Closterocerus sensu strictu face (left), and subgenus Achrysocharis face (right)
Biology: Host range very broad, if reliable: Primary parasitoids of leaf-miners and gall-formers, also reported from Symphyta eggs [Argidae, Diprionidae], armored scales, and psyllids.
Comments: Controversial in placement and scope. Gumovsky (2001) has recently expanded the limits fo the genus to include a number of formerly recognized genera. In total, this genus contains several synonyms that are nevertheless usually or always identifiable morphologically, including Neochrysocharis, Asecodes, and Achrysocharis. Slide-mouting may be desirable for a 100% accurate identification. This genus is probably closely related to the Ceranisus-group, and shares with that group, Ionympha, and Chrysocharis (Zaommomyia) the subtorular grooves. Unfortunately, the subtorular grooves are frequently difficult to properly assess, and may appear to be present when they should be interpreted as absent, or indeed the difference between true and false subtorular grooves may be entirely illusory. Under the current system, Closterocerus is likely paraphyletic because there is no apomorphy possessed by Closterocerus that is not possessed by the Ceranisus group, Ionympha, and Chrysocharis (Zaommomyia). It overlaps Chrysocharis (Zaommomyia) such that some Neotropical species cannot be placed to genus. Another closely related group is the Omphale-group, some species of which are nearly identical with Closterocerus species aside from the presence of enlarged volsellar setae and sometimes differences in the clypeus. Callifrons seems to be intermediate between these two groups. Finally, the subgenus Achrysocharis is very similar to the genus Chrysonotomyia, separated only by the number of setal tracks radiating from the stigmal apex. Reports that Achrysocharis species do not have a delimited clypeus are generally erroneous: the clypeus may or may not appear delimited based on the size and condition of the specimen.
Omphale: Subtorular grooves absent in many species. Clypeus usually set off by distinct sutures (dorsal suture rarely missing), much broader than long in many species, or with semicircular dorsal margin or protruding ventral margin. Mandibles exodont in a few species. Male genitalia usually with enlarged volsellar setae.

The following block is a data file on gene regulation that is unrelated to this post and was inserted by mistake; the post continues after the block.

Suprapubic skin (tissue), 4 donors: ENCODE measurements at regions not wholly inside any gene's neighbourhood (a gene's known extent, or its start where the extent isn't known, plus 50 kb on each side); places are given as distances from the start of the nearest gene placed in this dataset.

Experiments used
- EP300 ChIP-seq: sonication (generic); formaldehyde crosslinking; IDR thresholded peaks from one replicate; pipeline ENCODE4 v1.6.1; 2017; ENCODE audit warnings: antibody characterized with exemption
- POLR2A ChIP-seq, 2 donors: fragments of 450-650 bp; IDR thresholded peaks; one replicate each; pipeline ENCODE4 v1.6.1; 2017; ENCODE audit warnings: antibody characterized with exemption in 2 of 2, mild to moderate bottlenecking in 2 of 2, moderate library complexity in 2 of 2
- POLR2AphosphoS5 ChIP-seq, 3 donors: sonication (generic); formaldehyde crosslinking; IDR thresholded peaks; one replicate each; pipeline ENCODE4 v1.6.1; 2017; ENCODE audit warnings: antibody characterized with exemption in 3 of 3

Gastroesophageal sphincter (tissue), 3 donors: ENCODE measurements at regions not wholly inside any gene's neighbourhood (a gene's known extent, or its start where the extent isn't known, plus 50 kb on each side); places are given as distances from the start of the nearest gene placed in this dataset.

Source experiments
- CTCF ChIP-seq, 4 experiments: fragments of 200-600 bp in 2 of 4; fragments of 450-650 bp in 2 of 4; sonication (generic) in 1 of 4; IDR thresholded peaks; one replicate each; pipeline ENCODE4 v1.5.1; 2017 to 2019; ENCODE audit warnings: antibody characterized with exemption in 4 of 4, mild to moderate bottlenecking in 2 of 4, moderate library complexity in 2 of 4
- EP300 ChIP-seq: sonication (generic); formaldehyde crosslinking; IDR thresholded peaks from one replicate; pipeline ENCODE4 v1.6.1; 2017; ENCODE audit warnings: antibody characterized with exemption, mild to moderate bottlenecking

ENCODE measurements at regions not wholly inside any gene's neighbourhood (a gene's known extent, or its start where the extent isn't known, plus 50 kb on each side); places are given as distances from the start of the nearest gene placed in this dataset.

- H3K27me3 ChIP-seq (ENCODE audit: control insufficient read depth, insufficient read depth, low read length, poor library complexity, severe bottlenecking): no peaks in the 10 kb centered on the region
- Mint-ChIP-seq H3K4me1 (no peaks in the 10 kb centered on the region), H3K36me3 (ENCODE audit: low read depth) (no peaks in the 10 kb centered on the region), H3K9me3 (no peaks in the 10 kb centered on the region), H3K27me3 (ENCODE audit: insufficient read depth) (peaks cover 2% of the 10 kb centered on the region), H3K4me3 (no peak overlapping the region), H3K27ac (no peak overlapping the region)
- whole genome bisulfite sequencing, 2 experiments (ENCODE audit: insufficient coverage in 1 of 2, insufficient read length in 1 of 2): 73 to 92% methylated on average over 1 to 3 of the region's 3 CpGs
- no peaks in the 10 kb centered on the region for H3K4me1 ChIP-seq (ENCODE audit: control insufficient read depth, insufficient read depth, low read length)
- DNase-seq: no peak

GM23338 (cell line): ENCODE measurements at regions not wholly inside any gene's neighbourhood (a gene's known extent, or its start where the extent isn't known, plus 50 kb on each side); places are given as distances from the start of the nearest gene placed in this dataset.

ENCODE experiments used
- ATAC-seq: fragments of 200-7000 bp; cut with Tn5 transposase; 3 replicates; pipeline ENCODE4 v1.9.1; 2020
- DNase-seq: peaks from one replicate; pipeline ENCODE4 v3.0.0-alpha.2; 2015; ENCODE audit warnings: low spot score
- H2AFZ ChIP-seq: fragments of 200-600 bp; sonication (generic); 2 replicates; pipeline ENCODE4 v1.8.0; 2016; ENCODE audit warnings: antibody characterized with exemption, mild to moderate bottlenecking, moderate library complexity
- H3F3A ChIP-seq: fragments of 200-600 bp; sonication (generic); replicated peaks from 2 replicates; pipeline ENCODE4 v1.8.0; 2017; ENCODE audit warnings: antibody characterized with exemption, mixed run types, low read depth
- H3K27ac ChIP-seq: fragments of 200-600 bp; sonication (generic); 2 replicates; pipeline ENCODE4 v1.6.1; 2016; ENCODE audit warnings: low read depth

Proacrias: Propodeum with a modified median carina: either broadened and dorsally flattened, or posteriorly split.
Chrysonotomyia: 2 setal tracks radiating from stigma. Clypeus set off by distinct sutures. Mainly confusable with the subgenus Achrysocharis, which have 1 pair of mesoscutal setae, distinguished by having only 1 setal track radiating from the stigma. Further study may reveal intermediates requiring reassessment of the limits of these two groups.
Achrysocharoides: Subtorular grooves absent. Transverse frontal groove always straight, not v-shaped, and usually distant from median ocellus (close to median ocellus in Closterocerus with 1 pair of scutellar setae). Mesoscutum and especially scutellum often with distinct groups of pits or longitudinal foveae; mesoscutal midlobe with 2 pairs of setae. Usually easily distinguished.
Ceranisus, Thripobius: Head with a complete sulcus across vertex; frontal grooves reaching above ocellus in Thripobius. Entire body very weakly sculpted or smooth, almost always brownish with a light-beige or yellowish antenna (Closterocerus nearly always dark, metallic, or yellowish). Parasitoids only of larval thrips.
Chrysocharis: Subtorular grooves absent. Scrobal depressions usually meeting before reaching transverse groove, but rarely meeting at groove or reaching groove before meeting, especially in males; interscrobal ridge not meeting transverse groove in females. Flagellar formula 3,3,2 or 3,4,1, very rarely with 3 claval segments (in C. chlorus Graham and C. imbrasus (Walker)); apical anellus enlarged in females, up to 0.33x basal funicular segment length. Postmarginal vein almost always more than 1.5x stigmal vein length, rarely as little as 1x stigmal vein length.
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Gumovsky, A.V. 2001. The status of some genera allied to Chrysonotomyia and Closterocerus (Hymenoptera: Eulophidae, Entedoninae), with description of a new species from Dominican Amber. Phegea 29(4): 125-141.
Hansson, C. 1990. A taxonomic study on the Palearctic species of Chrysonotomyia Ashmead and Neochrysocharis Kurdjumov (Hymenoptera: Eulophidae). Entomologica Scandinavica. 21: 29-52.
Hansson, C. 1994. Re-evaluation of the genus Closterocerus Westwood (Hymenoptera: Eulophidae), with a revision of the Nearctic species. Entomologica Scandinavica. 25: 1-25.
Hansson, C. 1996. Taxonomic revision of the Nearctic species of Omphale Haliday (Hymenoptera: Eulophidae). Entomologica Scandinavica supplement 49.
Schauff, M.E. 1991. The Holarctic genera of Entedoninae (Hymenoptera: Eulophidae). Contributions of the American Entomological Institute 26.